Adamyk reflects on taking chances and the work-life balance abroad

By Jillayne Adamyk
Contributing Writer

The author surfs off the coast of Austrailia

Photo: Jillayne Adamyk

If you hang around Simmons long enough, you’ll hear the phrase “Simmons Bubble.” It can happen to any of us— getting wrapped up in the Simmons community and not reaching out beyond it. That’s why I was so excited that I had the opportunity to study abroad in Sydney, Australia through CAPA. I was getting too comfortable in my bubble and it was time to pop it.

It started off nerve-wracking but it was a hugely rewarding and exciting experience. Being away from everyone and everything I knew was hard, but starting an internship with an overly honest boss and living with six new roommates added to the intense semester.

The nerves started when I realized I had to start packing up a whole semester in one checked suitcase and a carry-on. I would be in Sydney in the change of seasons so I had to pack everything from jackets for the end of winter to swimsuits.

I tried to prepare by reading blogs about travelers who had gone to Sydney, and also by deeply researching the weather. After packing, debating, and repacking, I thought I was ready to go. I even packed an empty extra duffel bag in the anticipation of bringing a lot of souvenirs back.

The day of my flight quickly came. It felt surreal hugging my parents and going through security. I’ve traveled a lot with my family, but a full day of travel alone was intimidating. Fast forward two long flights, many movies and a lot of airplane food: I stepped off the plane down under.

The next couple weeks were filled with name memorization, acclimating to my internship, and public transport navigation. Since I could ramble on endlessly with stories, I will try to boil down my experience into a few things that I learned when I escaped my “Simmons Bubble.”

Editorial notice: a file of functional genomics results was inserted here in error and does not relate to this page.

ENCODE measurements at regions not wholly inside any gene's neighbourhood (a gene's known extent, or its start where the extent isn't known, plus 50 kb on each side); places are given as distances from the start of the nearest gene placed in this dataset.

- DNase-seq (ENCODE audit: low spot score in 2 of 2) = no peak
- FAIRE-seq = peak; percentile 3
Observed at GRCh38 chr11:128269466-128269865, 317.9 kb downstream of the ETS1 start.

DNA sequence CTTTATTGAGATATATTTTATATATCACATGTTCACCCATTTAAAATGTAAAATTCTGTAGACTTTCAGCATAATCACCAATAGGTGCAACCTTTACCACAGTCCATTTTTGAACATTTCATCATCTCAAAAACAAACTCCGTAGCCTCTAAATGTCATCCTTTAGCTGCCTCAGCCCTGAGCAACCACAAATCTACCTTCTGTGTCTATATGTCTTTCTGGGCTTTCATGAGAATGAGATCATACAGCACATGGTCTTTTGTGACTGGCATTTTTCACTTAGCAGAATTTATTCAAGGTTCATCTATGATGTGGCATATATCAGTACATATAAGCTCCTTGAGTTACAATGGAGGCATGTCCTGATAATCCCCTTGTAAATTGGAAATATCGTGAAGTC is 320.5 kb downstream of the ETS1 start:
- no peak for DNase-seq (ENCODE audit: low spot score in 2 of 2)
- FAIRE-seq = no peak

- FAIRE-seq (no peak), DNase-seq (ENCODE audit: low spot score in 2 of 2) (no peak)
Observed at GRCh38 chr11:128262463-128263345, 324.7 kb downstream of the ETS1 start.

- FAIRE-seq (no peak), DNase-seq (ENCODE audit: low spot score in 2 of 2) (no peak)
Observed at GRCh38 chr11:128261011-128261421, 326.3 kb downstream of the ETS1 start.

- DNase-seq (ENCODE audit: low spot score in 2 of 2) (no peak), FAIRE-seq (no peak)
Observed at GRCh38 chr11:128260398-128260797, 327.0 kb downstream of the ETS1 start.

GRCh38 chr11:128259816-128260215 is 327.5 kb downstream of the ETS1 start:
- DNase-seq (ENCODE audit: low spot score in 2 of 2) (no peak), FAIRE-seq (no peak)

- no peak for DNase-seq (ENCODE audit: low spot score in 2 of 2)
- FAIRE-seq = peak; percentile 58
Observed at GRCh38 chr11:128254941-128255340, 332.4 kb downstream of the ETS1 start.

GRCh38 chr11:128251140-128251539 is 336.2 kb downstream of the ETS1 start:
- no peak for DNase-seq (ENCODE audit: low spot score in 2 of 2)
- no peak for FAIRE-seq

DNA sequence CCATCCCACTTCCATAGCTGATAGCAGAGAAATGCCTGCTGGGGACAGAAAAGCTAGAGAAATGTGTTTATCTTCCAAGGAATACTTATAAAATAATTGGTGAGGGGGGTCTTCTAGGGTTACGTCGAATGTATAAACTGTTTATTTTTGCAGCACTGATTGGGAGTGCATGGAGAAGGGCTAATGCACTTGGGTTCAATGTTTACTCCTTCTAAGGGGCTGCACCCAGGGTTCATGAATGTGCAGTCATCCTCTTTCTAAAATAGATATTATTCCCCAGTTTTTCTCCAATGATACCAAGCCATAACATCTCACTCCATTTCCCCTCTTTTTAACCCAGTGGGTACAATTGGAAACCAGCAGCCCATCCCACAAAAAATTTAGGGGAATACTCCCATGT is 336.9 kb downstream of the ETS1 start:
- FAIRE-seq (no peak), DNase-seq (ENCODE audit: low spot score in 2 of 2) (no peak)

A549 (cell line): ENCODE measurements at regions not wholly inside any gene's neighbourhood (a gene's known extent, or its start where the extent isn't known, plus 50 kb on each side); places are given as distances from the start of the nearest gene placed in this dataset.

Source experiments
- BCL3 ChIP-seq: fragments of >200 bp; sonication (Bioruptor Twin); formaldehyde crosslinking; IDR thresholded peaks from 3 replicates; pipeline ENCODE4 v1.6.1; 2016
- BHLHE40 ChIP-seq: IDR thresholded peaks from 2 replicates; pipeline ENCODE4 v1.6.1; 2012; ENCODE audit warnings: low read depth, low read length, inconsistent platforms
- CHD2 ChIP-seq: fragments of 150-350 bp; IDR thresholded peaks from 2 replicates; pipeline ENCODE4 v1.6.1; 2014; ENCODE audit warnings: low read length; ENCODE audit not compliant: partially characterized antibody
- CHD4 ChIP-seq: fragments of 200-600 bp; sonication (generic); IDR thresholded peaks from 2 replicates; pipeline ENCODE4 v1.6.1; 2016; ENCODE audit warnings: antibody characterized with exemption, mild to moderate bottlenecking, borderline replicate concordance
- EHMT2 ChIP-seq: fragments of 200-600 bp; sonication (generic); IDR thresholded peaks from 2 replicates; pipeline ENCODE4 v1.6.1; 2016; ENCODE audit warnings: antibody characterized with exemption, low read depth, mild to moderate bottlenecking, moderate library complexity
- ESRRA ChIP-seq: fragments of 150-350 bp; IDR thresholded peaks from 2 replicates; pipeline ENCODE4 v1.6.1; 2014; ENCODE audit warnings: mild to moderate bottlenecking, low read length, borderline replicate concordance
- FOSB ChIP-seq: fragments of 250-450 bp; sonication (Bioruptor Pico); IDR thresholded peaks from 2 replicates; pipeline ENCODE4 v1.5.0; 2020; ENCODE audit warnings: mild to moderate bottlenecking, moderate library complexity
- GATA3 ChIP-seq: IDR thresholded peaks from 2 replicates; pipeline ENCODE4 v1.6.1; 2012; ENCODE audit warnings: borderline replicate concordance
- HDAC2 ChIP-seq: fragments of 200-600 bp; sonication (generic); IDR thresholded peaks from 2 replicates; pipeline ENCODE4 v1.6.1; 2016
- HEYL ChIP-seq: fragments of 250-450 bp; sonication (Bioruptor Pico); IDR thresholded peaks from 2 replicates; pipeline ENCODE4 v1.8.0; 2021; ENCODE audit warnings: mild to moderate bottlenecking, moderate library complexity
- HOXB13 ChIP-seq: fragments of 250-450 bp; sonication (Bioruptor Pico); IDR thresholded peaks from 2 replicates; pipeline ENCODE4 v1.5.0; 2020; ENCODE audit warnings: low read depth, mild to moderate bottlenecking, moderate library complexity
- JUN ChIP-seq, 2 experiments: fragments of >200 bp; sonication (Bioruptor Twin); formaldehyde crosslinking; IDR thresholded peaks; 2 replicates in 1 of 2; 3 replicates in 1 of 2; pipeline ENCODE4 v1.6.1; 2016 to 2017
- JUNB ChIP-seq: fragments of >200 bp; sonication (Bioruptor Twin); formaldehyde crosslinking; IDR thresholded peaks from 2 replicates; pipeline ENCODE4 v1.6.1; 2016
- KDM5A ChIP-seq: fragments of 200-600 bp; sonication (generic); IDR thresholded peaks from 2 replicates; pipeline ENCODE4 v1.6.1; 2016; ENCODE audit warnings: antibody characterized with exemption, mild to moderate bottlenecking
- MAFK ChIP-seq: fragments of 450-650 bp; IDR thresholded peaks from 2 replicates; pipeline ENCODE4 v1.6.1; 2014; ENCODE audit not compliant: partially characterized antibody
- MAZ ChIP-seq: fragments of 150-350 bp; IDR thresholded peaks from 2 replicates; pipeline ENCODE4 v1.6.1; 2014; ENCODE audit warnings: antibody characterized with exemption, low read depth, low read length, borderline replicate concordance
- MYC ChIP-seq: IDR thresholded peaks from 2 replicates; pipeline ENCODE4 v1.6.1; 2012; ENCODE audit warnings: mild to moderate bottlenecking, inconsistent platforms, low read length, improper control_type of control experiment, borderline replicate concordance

I learned that I am more extroverted than I thought. It was the first time since first-year orientation at Simmons that I truly with a whole new group of people. I loved making new connections and friends I know I’ll stay in touch with.

Even though Australia is an English-speaking country, it’s like an alternate universe where you don’t have to tip and everyone is quiet on public transportation. Subtle cultural differences took a while to get used to, and some words that are completely harmless in the U.S. turn out to be inappropriate in Australia…so being sensitive and paying attention in a new place is important.

The workplace is more relaxed. My coworkers were constantly joking, and the boss was often the instigator. Work was still taken seriously and they were professional, but coffee breaks were often for teasing one another.There was also much less paperwork at this office than a comparable one in the States would have. Even though it was relaxed, I was still expected to step it up and know what I was supposed to be doing. I learned to ask many clarifying questions.

Australia takes care of its workers. Even though the politics and the government can seem like a mess, like when the prime minister was ousted while we were there, I learned of some laws that I think are very important.

Most people get four weeks of paid vacation and expecting mothers receive a year of paid maternity leave. After ten years of work at a company, you get two months of paid leave. The workplace feels like a “work hard, play hard” culture, but really they work hard and then vacation hard. I think I would rather work in Australia than America for some of these reasons.

Finally, and somewhat cheesily, I learned that great things can happen if you step outside of your comfort zone. For example, one night some friends and I went to a salsa night, which is something that I have no experience with. I ended up learning a lot and having fun too. Chilling at home can be fun as well, but I think I grew the most in my confidence by exploring and experiencing new things both with my friends and solo.

I travelled to Melbourne, Thailand, and New Zealand and did things like riding elephants and bungee jumping, which I never thought I would do. I encourage anyone and everyone to escape the “Simmons Bubble” one way or another; studying abroad is a great way to expand your horizons and jump into something new.

I loved my experience so much that now I am an ambassador for the program I went through, CAPA, and want to help as many people as possible realize that they can intern and study abroad. I can be reached by email, adamyk@simmons.edu, for any abroad questions.

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